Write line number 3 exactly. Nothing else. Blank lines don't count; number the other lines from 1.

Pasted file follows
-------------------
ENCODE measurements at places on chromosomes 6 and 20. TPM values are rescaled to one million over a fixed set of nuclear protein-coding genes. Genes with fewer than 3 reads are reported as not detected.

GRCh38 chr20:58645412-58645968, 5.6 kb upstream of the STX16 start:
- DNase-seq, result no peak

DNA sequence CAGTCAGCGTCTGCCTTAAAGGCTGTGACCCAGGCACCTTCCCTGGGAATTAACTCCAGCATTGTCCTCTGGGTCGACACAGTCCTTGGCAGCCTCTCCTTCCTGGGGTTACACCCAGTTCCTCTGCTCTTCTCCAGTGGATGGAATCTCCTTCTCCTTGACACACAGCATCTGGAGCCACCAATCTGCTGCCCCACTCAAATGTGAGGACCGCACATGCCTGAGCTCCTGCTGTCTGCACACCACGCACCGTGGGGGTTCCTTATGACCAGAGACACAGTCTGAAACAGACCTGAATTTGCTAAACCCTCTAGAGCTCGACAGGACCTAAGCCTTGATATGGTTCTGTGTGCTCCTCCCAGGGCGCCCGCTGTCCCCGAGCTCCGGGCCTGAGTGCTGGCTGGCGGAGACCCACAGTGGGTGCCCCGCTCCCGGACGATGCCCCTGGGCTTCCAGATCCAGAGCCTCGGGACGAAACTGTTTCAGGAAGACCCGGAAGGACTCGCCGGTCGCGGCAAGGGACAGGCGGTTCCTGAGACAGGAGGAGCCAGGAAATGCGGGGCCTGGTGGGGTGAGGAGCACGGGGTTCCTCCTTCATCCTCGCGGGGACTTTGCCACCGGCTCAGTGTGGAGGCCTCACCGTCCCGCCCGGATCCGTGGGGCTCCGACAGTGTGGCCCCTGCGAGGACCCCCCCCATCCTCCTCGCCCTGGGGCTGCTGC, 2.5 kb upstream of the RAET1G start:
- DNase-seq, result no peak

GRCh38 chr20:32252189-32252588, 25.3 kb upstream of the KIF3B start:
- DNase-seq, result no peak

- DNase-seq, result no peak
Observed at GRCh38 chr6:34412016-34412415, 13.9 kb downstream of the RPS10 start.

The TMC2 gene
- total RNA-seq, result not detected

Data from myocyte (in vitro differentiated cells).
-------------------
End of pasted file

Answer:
- DNase-seq, result no peak